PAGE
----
Creating a custom numeric base in PHP using a dictionary of “digits”

Recently I wanted to create URL’s that used words instead of integers for specific posts, however, these URL’s needed to conform to three points.

  1. Be completely unique.
  2. Be repeatable with the same seed.
  3. Be reversible back to their seed.

The idea of a numeric base (or “radix”) is pretty simple, you have x number of digits to work with (in the most common base, base-10, you have 10 digits to work with: 0-9.) When you reach x in the current numeral place, that numeral loops back to 0and the numeral place to the left has 1 added to it. Although my description of a base may not be the best, you can read more about it here: Number Bases – Math is Fun

Most numeric bases up to base-36 use the alphabet to supplement the missing numerals. For example, base-16 uses [0-1][A-F], this way it has the 16 “digits” it requires to create a number in base-16 format.

This is accomplished in PHP using a library I wrote that not only allows for this type of normal “base” expression, but also allows for some more complicated usage that technically speaking go outside of the constraints of a “base”.

Find the library here

General Usage

Using the library is incredibly simple. To create a base simply use the following:

$base5 = new Base(5);

You can then convert to and from the base using ->parse(int) and ->toBase10($parsedValue):

$b5value = $base5->parse(99);
echo '99 in base5 is '.$b5value.PHP_EOL;

echo 'converted back to base-10 is: '.$base5->toBase10($b5value).PHP_EOL;

You can also convert to other bases using the following:

$base2 = new Base(2);
$base3 = new Base(3);
$base5 = new Base(5);

// Convert from base10 to base2
$b2val = $base2->parse(1325);
echo "b10(1325)\t==\tb2($b2val)".PHP_EOL;

// Convert from base2 to base5
$b5val = $base2->convert($b2val, $base5);
echo "b2($b2val)\t==\tb5($b5val)".PHP_EOL;

// Convert from base5 to base3
$b3val = $base5->convert($b5val, $base3);
echo "b5($b5val)\t==\tb3($b3val)".PHP_EOL;

You can create any base up to base-36, after that you must supply a custom dictionary.

Custom Dictionary

So, my thought was to supplement all digits within my base with a dictionary of words taken from a text file. My base would be the number of words stored in the file. If the file had 88 words in it, it would be base-88, however wouldn’t rely on any numbers or the alphabet and instead would use each word from the document as a “digit”.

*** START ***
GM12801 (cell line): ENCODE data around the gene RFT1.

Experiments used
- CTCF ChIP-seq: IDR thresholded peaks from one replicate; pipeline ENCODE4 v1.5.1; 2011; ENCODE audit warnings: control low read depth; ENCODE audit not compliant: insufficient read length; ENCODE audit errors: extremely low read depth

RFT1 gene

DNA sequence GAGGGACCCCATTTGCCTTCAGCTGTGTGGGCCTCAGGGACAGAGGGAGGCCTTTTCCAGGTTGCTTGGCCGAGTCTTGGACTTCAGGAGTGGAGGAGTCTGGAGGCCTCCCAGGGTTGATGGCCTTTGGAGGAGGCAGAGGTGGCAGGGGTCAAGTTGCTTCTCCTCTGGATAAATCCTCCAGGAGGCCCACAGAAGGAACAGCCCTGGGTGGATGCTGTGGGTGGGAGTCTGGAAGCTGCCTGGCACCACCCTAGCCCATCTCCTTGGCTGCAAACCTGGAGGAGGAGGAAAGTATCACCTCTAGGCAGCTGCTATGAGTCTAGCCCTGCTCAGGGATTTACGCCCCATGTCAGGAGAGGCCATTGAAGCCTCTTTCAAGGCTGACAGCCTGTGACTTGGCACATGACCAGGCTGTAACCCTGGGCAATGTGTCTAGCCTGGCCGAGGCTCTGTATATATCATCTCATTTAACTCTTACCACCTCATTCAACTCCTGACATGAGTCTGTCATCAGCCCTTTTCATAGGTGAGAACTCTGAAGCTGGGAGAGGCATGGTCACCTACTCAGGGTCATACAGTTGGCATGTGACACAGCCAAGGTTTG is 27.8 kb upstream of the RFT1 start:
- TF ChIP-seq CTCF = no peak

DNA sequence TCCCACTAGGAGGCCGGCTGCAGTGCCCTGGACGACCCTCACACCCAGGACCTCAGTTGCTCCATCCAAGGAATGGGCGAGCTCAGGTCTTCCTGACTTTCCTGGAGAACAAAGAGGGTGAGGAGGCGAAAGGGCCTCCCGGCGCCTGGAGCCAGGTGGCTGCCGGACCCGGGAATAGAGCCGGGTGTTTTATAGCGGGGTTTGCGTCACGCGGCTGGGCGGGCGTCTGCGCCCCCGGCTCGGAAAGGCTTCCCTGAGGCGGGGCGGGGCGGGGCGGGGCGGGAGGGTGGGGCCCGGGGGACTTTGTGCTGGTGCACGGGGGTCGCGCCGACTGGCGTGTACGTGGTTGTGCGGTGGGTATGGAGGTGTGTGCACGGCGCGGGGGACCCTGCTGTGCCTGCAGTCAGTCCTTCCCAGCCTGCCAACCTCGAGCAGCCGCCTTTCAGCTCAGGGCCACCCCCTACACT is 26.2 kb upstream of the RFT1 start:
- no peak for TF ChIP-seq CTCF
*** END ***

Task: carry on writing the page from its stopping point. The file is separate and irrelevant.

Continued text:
Let’s say I have the following text document


This would be base-3, where hello would represent 0, there, would represent 1, and friend would represent 2.

So, using the following code I could convert a number to base-3 using this special dictionary.

$dictionary = file('words.txt', FILE_IGNORE_NEW_LINES);
$base = new Base(count($dictionary));
echo $base->parse(954);

Which would result in ThereHelloFriendFriendThereHelloHello

You can convert back to base 10 using the ->toBase10 member function of the $base instance.

For example, with this library you can use separate dictionaries for different places of the resulting number. In this example, I use one dictionary for the 1s place, but another for all other numbers.

$dictionary1 = file("./adjectives.txt", FILE_IGNORE_NEW_LINES);
$dictionary2 = file("./nouns.txt", FILE_IGNORE_NEW_LINES);

$baseCustom = new Base(count($dictionary1));

// 0 = 1s place, 1 = 10s place, ...
$baseCustom->putLibrary($dictionary2, 0);

echo $baseCustom->parse(9984134);

Note: When using multiple dictionaries like this, they must conform to the same base. (Have the same number of “digits” defined in them.)

This “multiple dictionaries” feature was added specifically because I wanted to be able to have a format of “AdjectiveAdjectiveNoun” for my final URLs.

So, a resulting URL might look something like instead of

This would allow me to maintain uniqueness, reversibility and repeatability while still having easy to remember URLs. In order to avoid the URLs becoming long strings of words, you would need to have a higher base. For example, I use a base of around 5,000. Meaning I can have up to 25 million (5,000²) combinations before I would even exceed two words.


If you use a custom dictionary they are constrained to three things.

  • They must use only lower case entries as the library uses capitalization to denote a new “digit”.
  • Each entry in the list must be unique
  • If you are using multiple dictionaries for different places in the number, the dictionaries must be of equal lengths.